Marriage opponents file opening briefs in DOMA and Prop 8 Supreme Court cases
January 25, 2013
This week, opponents of the freedom to marry and supporters of the so-called Defense of Marriage Act filed their opening briefs in Hollingsworth v. Perry and Windsor v. United States, the two marriage cases that will be heard by the Supreme Court in March 2013. Hollingsworth v. Perry is the legal challenge to California's Proposition 8, a constitutional amendment passed in 2008 that stripped loving and committed couples of the freedom to marry. Windsor v. United States is a legal challenge to DOMA, which prohibits federal respect for lawful marriages between same-sex couples.
The Bipartisan Legal Advisory Group (BLAG), representing the House Republicans who are defending the anti-gay DOMA, filed their brief on Tuesday, January 22. Their filing relies heavily on outdated arguments about procreation and children, asserting that marriage is a mechanism for preventing opposite-sex couples from harming society with pregnancies outside of marriage. The filing ignores years of research and opinion from the leading experts on marriage and families. Marriage, as we know, is about love and commitment, a way for two adults to make a lifetime commitment to the person they love and to protect their families. Experts across the country have refuted BLAG's insinuations time and again that children raised by same-sex couples are less stable than children raised by different-sex couples: the American Academy of Pediatrics, the American Psychological Association, the National Association of Social Workers, and many other esteemed experts have conducted years of research finding that children raised by gay parents are not markedly different from children raised by parents in different-sex marriages. Read more about BLAG's first brief HERE.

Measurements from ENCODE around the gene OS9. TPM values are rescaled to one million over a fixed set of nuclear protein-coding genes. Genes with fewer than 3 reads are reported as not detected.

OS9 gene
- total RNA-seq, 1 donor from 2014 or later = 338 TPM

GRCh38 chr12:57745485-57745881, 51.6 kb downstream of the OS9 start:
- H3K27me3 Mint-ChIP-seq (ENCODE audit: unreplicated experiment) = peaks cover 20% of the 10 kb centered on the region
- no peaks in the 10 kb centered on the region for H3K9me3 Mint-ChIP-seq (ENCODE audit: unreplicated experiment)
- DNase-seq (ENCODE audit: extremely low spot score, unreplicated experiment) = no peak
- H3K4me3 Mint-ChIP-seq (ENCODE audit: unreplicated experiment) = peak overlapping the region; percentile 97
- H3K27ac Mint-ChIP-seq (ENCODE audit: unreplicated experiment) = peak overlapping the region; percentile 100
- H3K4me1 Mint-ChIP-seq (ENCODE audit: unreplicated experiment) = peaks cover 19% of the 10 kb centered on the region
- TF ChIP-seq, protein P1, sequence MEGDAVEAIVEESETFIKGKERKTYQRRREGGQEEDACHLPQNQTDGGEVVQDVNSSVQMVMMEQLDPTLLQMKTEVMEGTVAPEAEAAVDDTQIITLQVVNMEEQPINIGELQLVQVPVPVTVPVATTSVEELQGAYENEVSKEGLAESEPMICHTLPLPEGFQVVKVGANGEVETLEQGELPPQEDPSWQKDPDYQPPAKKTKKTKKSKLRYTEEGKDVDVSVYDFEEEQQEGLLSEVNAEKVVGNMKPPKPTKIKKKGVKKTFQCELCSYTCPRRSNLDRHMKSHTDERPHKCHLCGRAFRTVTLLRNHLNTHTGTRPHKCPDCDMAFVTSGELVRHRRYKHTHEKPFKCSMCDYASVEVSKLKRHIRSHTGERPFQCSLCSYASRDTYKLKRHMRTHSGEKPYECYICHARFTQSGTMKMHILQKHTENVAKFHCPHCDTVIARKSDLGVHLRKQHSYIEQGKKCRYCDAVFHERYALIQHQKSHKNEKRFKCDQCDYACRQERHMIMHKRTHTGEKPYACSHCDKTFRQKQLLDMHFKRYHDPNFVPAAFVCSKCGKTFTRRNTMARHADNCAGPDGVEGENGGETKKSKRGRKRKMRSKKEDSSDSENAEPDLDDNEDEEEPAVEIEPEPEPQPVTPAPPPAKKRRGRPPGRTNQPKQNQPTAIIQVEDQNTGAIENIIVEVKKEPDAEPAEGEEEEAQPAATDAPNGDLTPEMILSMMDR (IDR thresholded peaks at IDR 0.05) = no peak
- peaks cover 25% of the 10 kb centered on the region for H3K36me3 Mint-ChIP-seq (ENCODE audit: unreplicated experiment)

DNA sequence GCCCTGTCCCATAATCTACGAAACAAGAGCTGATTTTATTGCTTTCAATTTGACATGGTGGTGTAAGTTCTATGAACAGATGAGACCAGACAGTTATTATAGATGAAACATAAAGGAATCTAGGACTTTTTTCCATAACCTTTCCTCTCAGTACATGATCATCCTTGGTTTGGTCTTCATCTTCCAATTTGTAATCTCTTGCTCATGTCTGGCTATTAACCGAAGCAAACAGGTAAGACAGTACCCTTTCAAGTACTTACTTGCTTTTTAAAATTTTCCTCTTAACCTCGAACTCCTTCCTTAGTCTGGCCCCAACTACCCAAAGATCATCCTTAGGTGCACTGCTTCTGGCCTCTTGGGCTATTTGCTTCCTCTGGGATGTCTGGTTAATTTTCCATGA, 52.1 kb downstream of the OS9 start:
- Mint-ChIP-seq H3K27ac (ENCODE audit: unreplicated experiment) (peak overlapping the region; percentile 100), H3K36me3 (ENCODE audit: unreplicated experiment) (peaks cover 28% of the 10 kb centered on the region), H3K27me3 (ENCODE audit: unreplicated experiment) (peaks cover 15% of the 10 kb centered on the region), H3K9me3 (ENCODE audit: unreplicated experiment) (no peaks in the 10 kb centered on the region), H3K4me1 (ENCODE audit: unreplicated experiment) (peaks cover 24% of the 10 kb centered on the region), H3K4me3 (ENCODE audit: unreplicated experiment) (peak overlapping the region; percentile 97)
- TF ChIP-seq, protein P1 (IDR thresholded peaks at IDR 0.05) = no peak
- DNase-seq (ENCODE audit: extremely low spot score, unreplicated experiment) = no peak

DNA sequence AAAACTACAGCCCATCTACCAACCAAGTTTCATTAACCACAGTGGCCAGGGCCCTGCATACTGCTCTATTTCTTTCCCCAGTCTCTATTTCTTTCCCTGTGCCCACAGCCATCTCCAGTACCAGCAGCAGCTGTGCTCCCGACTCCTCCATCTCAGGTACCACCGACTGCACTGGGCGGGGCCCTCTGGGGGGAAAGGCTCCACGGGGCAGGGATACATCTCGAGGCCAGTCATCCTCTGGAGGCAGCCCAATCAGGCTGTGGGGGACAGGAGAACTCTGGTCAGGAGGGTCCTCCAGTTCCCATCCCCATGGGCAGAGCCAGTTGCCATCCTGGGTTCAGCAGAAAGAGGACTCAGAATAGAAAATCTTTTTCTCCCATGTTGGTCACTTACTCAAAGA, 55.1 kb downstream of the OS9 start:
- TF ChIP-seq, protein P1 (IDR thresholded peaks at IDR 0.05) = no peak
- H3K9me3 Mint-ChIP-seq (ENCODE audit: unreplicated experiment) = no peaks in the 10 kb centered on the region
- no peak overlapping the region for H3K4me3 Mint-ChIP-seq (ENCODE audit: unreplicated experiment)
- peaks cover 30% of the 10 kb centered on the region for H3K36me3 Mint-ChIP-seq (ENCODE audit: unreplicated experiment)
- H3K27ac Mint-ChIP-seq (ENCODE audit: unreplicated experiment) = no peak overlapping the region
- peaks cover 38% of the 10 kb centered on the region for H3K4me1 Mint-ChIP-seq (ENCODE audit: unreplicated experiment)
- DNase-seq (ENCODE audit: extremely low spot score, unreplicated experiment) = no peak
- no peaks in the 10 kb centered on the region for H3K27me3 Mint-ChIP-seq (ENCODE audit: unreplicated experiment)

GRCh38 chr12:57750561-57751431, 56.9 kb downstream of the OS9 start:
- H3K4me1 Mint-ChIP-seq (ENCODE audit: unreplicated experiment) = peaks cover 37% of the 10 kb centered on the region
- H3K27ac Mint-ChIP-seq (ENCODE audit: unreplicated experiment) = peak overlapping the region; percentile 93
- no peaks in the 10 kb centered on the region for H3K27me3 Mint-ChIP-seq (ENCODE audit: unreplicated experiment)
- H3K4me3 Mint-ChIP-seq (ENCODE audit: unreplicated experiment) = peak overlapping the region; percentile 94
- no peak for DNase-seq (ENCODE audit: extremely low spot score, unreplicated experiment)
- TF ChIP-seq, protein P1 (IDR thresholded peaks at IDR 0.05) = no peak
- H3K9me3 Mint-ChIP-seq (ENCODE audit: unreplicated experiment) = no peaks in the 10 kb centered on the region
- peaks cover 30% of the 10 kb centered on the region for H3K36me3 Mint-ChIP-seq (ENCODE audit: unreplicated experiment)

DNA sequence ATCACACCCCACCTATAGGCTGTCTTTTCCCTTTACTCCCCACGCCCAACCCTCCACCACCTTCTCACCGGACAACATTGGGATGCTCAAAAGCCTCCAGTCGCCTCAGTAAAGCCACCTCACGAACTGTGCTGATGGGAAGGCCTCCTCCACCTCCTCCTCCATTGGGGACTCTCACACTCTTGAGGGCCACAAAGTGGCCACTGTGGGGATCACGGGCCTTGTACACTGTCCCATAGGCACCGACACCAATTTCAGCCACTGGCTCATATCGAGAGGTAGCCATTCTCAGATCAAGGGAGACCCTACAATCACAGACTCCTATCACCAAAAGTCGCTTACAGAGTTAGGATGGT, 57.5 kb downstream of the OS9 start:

The proponents of Proposition 8 also filed their opening brief on Tuesday, January 22. The brief attempts to distinguish Hollingswoth v. Perry from previous cases involving the LGBT community and marriage, pointing to California's history of different-sex marriages and explaining that there is no reason to deviate from that past. This argument, of course, ignores the dozens of jurisdictions around the world where the freedom to marry has been extended to same-sex couples, and where communities have found that the freedom to marry strengthens and diversifies society like never before. Read more about the Prop 8 proponents' first brief HERE.
Briefs from the Department of Justice, Edith Windsor, and the plaintiffs in the Prop 8 case are expected by the end of February, when they will be given the opportunity to respond and make the case for why marriage matters. Oral arguments in the Prop 8 case will be heard by the Supreme Court on March 26, and oral arguments will be heard in the DOMA case on March 27.
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